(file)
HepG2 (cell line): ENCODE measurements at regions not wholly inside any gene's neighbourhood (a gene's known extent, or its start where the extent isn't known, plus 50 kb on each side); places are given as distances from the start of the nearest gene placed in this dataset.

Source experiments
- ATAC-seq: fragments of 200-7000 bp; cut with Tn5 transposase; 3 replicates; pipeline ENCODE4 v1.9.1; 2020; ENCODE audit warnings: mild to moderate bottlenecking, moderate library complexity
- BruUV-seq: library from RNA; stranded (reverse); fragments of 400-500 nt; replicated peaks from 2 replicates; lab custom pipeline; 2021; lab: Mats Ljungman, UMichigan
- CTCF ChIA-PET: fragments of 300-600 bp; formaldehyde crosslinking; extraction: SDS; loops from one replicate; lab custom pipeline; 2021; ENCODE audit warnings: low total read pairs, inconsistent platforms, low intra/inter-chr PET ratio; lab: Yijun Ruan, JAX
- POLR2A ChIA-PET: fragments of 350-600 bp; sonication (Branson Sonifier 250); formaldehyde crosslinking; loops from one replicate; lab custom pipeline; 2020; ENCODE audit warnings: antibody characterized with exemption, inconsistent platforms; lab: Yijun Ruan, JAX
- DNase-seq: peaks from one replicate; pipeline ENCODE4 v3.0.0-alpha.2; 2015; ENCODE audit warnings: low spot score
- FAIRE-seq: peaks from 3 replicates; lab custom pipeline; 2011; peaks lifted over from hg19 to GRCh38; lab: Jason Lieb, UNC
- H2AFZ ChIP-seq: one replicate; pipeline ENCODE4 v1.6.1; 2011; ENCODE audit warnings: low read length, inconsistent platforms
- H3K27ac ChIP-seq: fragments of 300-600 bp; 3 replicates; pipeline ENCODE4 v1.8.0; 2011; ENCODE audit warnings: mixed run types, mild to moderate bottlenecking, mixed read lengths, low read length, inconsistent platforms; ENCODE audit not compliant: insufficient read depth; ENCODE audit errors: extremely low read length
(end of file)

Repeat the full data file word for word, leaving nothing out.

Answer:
HepG2 (cell line): ENCODE measurements at regions not wholly inside any gene's neighbourhood (a gene's known extent, or its start where the extent isn't known, plus 50 kb on each side); places are given as distances from the start of the nearest gene placed in this dataset.

Source experiments
- ATAC-seq: fragments of 200-7000 bp; cut with Tn5 transposase; 3 replicates; pipeline ENCODE4 v1.9.1; 2020; ENCODE audit warnings: mild to moderate bottlenecking, moderate library complexity
- BruUV-seq: library from RNA; stranded (reverse); fragments of 400-500 nt; replicated peaks from 2 replicates; lab custom pipeline; 2021; lab: Mats Ljungman, UMichigan
- CTCF ChIA-PET: fragments of 300-600 bp; formaldehyde crosslinking; extraction: SDS; loops from one replicate; lab custom pipeline; 2021; ENCODE audit warnings: low total read pairs, inconsistent platforms, low intra/inter-chr PET ratio; lab: Yijun Ruan, JAX
- POLR2A ChIA-PET: fragments of 350-600 bp; sonication (Branson Sonifier 250); formaldehyde crosslinking; loops from one replicate; lab custom pipeline; 2020; ENCODE audit warnings: antibody characterized with exemption, inconsistent platforms; lab: Yijun Ruan, JAX
- DNase-seq: peaks from one replicate; pipeline ENCODE4 v3.0.0-alpha.2; 2015; ENCODE audit warnings: low spot score
- FAIRE-seq: peaks from 3 replicates; lab custom pipeline; 2011; peaks lifted over from hg19 to GRCh38; lab: Jason Lieb, UNC
- H2AFZ ChIP-seq: one replicate; pipeline ENCODE4 v1.6.1; 2011; ENCODE audit warnings: low read length, inconsistent platforms
- H3K27ac ChIP-seq: fragments of 300-600 bp; 3 replicates; pipeline ENCODE4 v1.8.0; 2011; ENCODE audit warnings: mixed run types, mild to moderate bottlenecking, mixed read lengths, low read length, inconsistent platforms; ENCODE audit not compliant: insufficient read depth; ENCODE audit errors: extremely low read length